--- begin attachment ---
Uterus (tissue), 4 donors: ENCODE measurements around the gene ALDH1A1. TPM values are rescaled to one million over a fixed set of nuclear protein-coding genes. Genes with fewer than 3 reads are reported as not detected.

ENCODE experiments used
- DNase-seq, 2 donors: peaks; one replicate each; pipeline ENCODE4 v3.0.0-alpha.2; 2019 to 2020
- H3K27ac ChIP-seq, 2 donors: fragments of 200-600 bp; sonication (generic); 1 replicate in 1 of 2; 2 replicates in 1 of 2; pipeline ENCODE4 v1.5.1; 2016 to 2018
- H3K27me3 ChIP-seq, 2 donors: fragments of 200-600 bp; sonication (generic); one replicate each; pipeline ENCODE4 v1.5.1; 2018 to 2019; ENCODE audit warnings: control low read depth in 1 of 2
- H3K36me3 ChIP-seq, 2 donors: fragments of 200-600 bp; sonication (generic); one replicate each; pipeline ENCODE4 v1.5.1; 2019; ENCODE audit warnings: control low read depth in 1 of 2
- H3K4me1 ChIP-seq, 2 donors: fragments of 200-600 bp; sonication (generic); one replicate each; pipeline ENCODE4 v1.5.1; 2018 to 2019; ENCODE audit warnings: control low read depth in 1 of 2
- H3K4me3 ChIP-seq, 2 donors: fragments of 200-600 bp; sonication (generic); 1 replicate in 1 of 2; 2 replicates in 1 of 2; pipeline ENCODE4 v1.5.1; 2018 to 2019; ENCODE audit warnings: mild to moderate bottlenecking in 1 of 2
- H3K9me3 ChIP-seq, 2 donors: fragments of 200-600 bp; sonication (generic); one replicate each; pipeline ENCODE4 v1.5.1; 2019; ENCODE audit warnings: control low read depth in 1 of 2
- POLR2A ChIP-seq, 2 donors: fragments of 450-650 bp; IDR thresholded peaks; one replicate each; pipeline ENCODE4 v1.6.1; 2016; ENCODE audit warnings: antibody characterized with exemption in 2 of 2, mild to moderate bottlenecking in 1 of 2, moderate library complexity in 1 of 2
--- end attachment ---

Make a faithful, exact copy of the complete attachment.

Uterus (tissue), 4 donors: ENCODE measurements around the gene ALDH1A1. TPM values are rescaled to one million over a fixed set of nuclear protein-coding genes. Genes with fewer than 3 reads are reported as not detected.

ENCODE experiments used
- DNase-seq, 2 donors: peaks; one replicate each; pipeline ENCODE4 v3.0.0-alpha.2; 2019 to 2020
- H3K27ac ChIP-seq, 2 donors: fragments of 200-600 bp; sonication (generic); 1 replicate in 1 of 2; 2 replicates in 1 of 2; pipeline ENCODE4 v1.5.1; 2016 to 2018
- H3K27me3 ChIP-seq, 2 donors: fragments of 200-600 bp; sonication (generic); one replicate each; pipeline ENCODE4 v1.5.1; 2018 to 2019; ENCODE audit warnings: control low read depth in 1 of 2
- H3K36me3 ChIP-seq, 2 donors: fragments of 200-600 bp; sonication (generic); one replicate each; pipeline ENCODE4 v1.5.1; 2019; ENCODE audit warnings: control low read depth in 1 of 2
- H3K4me1 ChIP-seq, 2 donors: fragments of 200-600 bp; sonication (generic); one replicate each; pipeline ENCODE4 v1.5.1; 2018 to 2019; ENCODE audit warnings: control low read depth in 1 of 2
- H3K4me3 ChIP-seq, 2 donors: fragments of 200-600 bp; sonication (generic); 1 replicate in 1 of 2; 2 replicates in 1 of 2; pipeline ENCODE4 v1.5.1; 2018 to 2019; ENCODE audit warnings: mild to moderate bottlenecking in 1 of 2
- H3K9me3 ChIP-seq, 2 donors: fragments of 200-600 bp; sonication (generic); one replicate each; pipeline ENCODE4 v1.5.1; 2019; ENCODE audit warnings: control low read depth in 1 of 2
- POLR2A ChIP-seq, 2 donors: fragments of 450-650 bp; IDR thresholded peaks; one replicate each; pipeline ENCODE4 v1.6.1; 2016; ENCODE audit warnings: antibody characterized with exemption in 2 of 2, mild to moderate bottlenecking in 1 of 2, moderate library complexity in 1 of 2